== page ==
Before the stablecoin debacle, states mostly focused on the environmental aspects of crypto. The published versions of regulations globally will depend on the severity of the threat crypto poses for large economies in terms of how much countries could gain in the aspect of the sovereignty of monetary policy and their position in the crypto environment. Now let’s get down to MiCA. In this text, you will learn about the main characteristics of the EU crypto regulation and the legislation’s focus on stablecoins. Most importantly, we will deal with the manner in which it will affect the industry in Europe and crypto users as individuals. 

There is no simple answer to what is MiCA; MiCA is an extensive regulation that emerged as an answer to the question of what should have been done in order to avoid most legal problems stablecoins caused. While some parts indirectly reference the Tether scam case, the regulation is mostly concerned with simply ‘regulating’, namely raising new crypto asset service providers as obedient children of the digitalized EU’s internal market. Interestingly, the regulation singled out the threat asset-referenced tokens pose to monetary policy and sovereignty in light of central banks being able to act on such threats immediately. However, MiCA is not all about taking the DEFI reins since there are many industry and consumer-related benefits on the table as well.

MiCA’s main characteristics 

In contrast to the International Monetary Fund’s report on how crypto is putting the whole global financial situation at stake, EU officials think that there is no room for panic yet. As stated, the crypto-asset market is still modest in size and therefore, doesn’t pose a threat to financial stability at the moment. Having said that, adopting MiCA was a logical step toward the need to protect investors and consumers. Leaving the field unregulated or semi-regulated could hinder the development of the crypto market and leave holders of digital assets exposed to a number of risks.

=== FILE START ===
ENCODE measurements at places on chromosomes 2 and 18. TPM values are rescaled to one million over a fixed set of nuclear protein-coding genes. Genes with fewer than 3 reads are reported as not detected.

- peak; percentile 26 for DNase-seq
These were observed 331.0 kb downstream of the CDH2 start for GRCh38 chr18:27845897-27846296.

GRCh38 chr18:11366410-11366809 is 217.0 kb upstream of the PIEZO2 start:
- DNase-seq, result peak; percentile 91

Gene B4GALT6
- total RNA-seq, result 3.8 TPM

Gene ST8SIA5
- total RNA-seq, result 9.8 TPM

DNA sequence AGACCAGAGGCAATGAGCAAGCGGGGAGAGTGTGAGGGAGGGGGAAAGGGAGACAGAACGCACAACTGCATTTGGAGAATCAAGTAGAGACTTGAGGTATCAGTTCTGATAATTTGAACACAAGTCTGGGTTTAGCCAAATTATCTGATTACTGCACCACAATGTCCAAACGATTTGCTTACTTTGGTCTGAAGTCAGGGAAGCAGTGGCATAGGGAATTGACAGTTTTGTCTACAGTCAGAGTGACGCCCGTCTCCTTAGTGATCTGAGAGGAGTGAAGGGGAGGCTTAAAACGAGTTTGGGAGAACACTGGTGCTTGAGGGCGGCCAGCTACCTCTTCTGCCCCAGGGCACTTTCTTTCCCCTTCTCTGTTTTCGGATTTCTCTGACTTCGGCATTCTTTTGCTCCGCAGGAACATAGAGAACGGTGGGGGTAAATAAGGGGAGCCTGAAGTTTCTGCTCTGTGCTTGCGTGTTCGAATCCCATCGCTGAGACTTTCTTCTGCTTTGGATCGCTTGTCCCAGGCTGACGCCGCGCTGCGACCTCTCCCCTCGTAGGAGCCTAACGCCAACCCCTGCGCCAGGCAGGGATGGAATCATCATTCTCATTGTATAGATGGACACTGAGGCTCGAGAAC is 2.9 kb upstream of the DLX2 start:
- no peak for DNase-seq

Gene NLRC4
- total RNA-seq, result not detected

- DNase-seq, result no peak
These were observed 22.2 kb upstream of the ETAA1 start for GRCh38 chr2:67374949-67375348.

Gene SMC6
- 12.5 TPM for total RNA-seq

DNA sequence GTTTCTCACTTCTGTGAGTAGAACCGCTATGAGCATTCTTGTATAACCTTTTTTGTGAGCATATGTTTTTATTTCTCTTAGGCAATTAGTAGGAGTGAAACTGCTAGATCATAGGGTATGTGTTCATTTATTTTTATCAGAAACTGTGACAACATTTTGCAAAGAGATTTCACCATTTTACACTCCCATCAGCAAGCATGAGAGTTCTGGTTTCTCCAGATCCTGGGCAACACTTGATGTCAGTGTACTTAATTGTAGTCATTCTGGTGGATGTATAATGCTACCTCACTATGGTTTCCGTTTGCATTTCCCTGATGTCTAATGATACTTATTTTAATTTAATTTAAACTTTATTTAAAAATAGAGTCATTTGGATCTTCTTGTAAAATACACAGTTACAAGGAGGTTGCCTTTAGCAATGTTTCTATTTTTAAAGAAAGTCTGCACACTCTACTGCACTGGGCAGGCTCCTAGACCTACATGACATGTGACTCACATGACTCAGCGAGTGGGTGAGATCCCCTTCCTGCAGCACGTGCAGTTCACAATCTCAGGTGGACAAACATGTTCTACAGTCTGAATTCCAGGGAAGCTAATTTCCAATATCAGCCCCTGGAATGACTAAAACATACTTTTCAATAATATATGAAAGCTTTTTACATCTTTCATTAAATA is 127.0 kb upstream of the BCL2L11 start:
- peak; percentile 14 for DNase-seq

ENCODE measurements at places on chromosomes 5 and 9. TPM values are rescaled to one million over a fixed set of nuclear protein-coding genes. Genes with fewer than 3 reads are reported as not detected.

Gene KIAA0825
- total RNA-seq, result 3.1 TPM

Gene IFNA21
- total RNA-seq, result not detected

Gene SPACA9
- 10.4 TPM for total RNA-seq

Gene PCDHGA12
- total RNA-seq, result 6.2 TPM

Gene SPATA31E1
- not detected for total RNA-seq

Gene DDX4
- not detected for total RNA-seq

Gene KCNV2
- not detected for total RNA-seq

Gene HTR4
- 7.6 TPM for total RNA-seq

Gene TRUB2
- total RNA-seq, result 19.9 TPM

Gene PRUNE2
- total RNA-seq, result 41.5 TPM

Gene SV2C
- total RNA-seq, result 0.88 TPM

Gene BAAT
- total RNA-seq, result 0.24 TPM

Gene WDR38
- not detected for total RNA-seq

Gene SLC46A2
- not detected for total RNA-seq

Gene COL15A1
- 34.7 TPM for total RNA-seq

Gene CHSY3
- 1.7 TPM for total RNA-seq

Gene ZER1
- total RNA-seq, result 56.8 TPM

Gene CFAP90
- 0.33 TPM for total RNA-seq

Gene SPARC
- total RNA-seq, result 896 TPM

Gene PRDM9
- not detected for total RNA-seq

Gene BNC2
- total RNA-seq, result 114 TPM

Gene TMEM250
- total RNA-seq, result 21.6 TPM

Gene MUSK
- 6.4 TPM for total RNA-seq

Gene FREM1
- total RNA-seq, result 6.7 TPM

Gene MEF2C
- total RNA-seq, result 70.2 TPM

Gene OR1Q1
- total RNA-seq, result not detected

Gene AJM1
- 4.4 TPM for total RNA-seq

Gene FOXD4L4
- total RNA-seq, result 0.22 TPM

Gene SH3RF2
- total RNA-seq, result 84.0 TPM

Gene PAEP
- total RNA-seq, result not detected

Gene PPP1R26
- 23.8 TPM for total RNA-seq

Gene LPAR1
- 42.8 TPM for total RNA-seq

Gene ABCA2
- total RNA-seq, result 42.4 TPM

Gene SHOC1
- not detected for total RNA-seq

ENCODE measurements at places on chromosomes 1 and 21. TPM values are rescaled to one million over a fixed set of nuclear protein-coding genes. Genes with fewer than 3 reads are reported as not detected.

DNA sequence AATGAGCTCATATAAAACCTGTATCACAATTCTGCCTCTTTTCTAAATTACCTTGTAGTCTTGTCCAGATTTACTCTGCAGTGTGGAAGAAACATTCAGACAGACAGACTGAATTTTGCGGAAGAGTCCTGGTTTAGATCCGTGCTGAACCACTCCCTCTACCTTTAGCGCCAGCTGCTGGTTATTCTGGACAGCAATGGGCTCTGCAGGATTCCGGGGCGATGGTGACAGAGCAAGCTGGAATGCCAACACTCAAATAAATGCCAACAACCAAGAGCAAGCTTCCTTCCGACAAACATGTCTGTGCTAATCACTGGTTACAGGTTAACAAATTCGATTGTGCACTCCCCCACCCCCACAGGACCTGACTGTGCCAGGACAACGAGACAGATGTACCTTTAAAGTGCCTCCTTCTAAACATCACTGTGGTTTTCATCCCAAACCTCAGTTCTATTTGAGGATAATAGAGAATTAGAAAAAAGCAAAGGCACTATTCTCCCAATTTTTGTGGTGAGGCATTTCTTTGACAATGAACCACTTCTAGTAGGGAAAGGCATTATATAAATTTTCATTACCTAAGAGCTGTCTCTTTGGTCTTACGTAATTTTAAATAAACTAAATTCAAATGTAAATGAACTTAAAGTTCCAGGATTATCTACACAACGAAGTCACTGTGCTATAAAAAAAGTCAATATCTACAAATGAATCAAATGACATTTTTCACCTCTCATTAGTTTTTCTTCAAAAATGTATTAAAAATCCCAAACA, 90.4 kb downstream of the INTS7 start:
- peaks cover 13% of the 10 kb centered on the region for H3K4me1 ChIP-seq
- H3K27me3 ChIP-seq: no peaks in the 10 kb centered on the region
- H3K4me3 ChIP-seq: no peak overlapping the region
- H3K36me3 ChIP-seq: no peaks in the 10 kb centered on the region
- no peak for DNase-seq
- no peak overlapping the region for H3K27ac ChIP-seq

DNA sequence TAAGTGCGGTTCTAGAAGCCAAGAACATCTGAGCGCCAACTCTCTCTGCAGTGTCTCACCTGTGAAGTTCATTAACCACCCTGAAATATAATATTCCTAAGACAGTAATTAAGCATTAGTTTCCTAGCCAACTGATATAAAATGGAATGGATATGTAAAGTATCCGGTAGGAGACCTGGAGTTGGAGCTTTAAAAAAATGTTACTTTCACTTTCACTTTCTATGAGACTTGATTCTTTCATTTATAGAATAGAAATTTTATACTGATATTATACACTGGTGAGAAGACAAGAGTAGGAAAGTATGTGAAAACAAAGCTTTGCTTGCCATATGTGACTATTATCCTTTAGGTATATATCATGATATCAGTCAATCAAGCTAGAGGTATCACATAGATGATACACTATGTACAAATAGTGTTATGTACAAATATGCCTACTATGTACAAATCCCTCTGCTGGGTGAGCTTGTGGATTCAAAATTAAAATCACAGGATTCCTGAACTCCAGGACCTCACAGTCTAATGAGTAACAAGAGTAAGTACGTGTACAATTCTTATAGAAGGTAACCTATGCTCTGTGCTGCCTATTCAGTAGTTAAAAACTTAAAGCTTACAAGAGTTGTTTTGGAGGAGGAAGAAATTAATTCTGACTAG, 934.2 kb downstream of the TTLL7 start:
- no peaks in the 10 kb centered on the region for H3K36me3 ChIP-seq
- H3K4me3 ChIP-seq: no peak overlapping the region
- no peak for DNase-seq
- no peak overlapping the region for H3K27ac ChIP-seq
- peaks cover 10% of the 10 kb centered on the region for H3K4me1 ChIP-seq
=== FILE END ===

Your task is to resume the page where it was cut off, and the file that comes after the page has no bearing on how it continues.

Why does MiCA matter? First, MiCA’s approach is comprehensive, but not too strict. It seems that the EU truly seeks to become a global leader on the crypto market. It provides legal certainty and safeguards for consumers and investors, while supporting innovation. That is one of the biggest challenges when creating laws – being too mild or pushing too hard always ends up hindering innovation.

1. Reasons and Objectives behind the new regulatory framework: crypto asset service providers at play 

The novel legislation on crypto-assets was developed to introduce distributed ledger technology and digital asset regulation to the EU whilst safeguarding investors and users. As mentioned above, the first-ever licensing regime for crypto exchanges and wallets emerged with a number of requirements regarding stablecoins and stablecoin reserves to avoid market collapses. The 168-page document presented a strong focus on types of crypto assets such as stablecoins and crypto asset service providers.

MiCA’s main objectives can be listed like this: